22 June, 2012

Governing Africa's Cities

by Hussein Solomon

The phenomenal growth of urbanization and the concomitant re-emergence of the city-state constitute a severe challenge to urban governance. Kevin Davie has recently pointed out that even by the most conservative estimates China will have 130 cities with more than one million inhabitants by 2025 – this is more than the United States and Europe combined. Of these, 90 are expected to have more than five million people, while 8 will have more than 10 million. In similar fashion, to ease urban “congestion”, Egypt is building 65 new cities.

The impact of urbanization will be particularly felt on the African state given its fragility. Africa’s urban population stood at a mere 15 percent in 1960. It then rose to 35 percent in 2006 and is expected to reach a staggering 60 percent by 2020. Unfortunately for many of these migrants from rural areas the promise of the bright lights of the city and the expectation of a higher standard of living is not met and sprawling informal settlements characterised by poor housing and even poorer infrastructure or “slums” is the result. Indeed, Sub-Saharan Africa has the dubious reputation of having the highest prevalence of slums of any region in the world. Small wonder then that Franklin Obeng-Odoom observed that the “...movement to cities in Africa is a journey from rural poverty to urban misery”.

Given the youthful profile of Africa’s population unmet expectations, frustration and urban misery might well result in urban and political violence. Consider here the fact that these very same dynamics propelled young Arabs on the streets of Tunis, Cairo and Benghazi. Small wonder then that from 2009, 77 percent of African governments tried to stem the tide of urbanization. In its most extreme form this was reflected in Zimbabwe’s Operation Murambatsvina (“remove the filth”) where the military was used to clear out squatter settlements and “restore order”. Of course, the fact that these informal settlements also happened to be the strongholds of the opposition Movement for Democratic Change (MDC) also entered into their calculations. Such efforts to stem the tide of urbanization however are bound to fail for three inter-related reasons. First, African governments do not have the necessary financial resources to invest sufficiently in rural areas to make staying there an attractive option to would-be migrants. Second, they do not have the capabilities to physically stem the urbanization tide. Consider here the disastrous example of influx control in apartheid South Africa. Third and most importantly is the fact that the tide of demographics is against them. Given Africa’s youthful profile, the continent’s population is expected to continue to grow rapidly. By 2050, a quarter of the world’s population will live in Africa.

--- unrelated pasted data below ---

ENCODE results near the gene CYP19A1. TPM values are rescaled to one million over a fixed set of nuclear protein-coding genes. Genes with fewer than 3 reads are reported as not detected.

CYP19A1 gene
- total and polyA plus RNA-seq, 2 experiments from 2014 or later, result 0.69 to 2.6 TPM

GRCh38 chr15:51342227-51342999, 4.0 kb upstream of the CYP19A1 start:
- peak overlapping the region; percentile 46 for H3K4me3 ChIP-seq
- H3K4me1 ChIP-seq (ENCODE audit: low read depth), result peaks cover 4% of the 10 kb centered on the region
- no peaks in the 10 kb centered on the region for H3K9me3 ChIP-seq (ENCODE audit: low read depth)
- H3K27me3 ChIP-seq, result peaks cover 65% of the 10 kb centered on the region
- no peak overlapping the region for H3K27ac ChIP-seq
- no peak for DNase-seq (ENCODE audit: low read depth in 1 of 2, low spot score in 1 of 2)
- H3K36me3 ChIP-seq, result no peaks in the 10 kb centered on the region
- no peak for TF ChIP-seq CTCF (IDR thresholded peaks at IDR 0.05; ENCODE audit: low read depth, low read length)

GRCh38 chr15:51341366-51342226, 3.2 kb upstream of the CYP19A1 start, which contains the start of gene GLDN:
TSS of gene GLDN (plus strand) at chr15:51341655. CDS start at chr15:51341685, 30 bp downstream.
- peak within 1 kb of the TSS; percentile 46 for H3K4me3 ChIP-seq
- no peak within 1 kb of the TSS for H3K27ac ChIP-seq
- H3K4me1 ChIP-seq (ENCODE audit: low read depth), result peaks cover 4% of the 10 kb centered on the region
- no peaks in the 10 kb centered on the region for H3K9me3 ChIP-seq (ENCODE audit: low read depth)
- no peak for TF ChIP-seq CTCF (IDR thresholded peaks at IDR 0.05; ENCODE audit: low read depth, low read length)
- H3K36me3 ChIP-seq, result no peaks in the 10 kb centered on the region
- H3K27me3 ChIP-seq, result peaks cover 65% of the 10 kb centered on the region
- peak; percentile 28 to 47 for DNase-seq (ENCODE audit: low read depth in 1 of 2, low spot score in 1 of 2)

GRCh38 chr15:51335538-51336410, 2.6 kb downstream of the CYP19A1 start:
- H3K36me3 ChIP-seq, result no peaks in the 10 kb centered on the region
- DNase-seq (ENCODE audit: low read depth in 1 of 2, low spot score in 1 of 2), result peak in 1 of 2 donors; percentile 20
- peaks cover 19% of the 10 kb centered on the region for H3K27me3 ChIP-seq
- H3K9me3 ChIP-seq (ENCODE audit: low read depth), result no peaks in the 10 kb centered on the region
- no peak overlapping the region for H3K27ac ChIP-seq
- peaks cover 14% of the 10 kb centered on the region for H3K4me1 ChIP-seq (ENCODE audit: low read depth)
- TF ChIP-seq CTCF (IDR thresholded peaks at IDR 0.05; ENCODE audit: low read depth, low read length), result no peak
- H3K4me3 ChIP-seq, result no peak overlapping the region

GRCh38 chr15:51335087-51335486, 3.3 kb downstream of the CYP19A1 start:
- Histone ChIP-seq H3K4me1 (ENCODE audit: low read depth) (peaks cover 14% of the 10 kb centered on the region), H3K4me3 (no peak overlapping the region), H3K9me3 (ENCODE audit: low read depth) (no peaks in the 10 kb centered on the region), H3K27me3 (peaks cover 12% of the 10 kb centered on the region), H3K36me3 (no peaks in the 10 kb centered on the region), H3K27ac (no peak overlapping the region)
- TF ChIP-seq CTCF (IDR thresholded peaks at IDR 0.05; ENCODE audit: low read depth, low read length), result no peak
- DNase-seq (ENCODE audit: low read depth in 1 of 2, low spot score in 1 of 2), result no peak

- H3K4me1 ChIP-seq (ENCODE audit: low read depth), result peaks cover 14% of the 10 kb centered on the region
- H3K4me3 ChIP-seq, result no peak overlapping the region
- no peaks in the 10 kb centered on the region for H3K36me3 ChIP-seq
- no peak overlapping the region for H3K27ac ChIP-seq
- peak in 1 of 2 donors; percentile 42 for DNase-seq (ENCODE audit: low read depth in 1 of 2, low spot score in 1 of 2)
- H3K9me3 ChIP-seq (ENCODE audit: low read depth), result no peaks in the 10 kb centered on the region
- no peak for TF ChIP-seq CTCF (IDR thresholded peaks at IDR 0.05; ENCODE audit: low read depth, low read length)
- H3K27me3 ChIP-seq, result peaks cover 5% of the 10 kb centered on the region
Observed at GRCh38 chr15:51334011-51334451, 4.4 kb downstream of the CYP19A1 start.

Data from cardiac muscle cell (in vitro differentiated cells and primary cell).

If one cannot stem the tide of urbanization, how then do we manage it? Some principles need to be laid out. First, local government functionaries need to be chosen on the basis of their professionalism and their competence. They cannot be appointed on the basis of their political connections. Second and a concomitant of the first our approach to urban governance cannot be dictated by ideological considerations, pragmatism, economic efficiency and social inclusion must govern our approach to governing Africa’s cities. In the interests of inclusion city councils need to form strategic alliances with non-state actors: both non-governmental organizations and the business community sharing the same geographic space. In this way all stakeholders buy into the vision for that municipality. In the process, democracy is deepened.

Governing Africa’s cities should have special resonance to South Africans for three reasons. First, 68.5 percent of South Africans are urbanized. Second, local government remains the Achilles’ heel of governance in South Africa. Third and more importantly, is the restive nature of our cities seen in the violent and recurrent service delivery protests every week in some part of our country.


  1. While I agree with your recommendations (while being sceptical about the possibilities of their implementation), I would like to correct the oft-repeated assertion that Operation Murambatsvina was anything to do with clearing out squatter settlements or restoring order: while primarily (and not incidentally as you infer) intended to further impoverish urban dwellers and thus reduce their capacity to engage in oppositional politics, the physical structures that were destroyed were by no means slums but were substantial constructions representing a massive investment by people in housing stock after colonial-era restrictions were relaxed (although not repealed) by a zanu-pf administration in 1996. As the chair of the Combined Harare Residents Association at the time, I was intimately involved with responses to the assault as well as carrying out evaluations of the extent and cost of the 'operation' and can assure you that it resulted in the creation of real slums (eg at supposed temporary resettlement or holding camps like Hopley and Caledonia Farms) that still exist 7 years later.

  2. Thank you for this comment, Mr. Davies. I think many would be interested in further insights based on your first-hand experience of this case, or the current state of affairs in Zimbabwe. Would you be interested in writing a blog entry for this blog?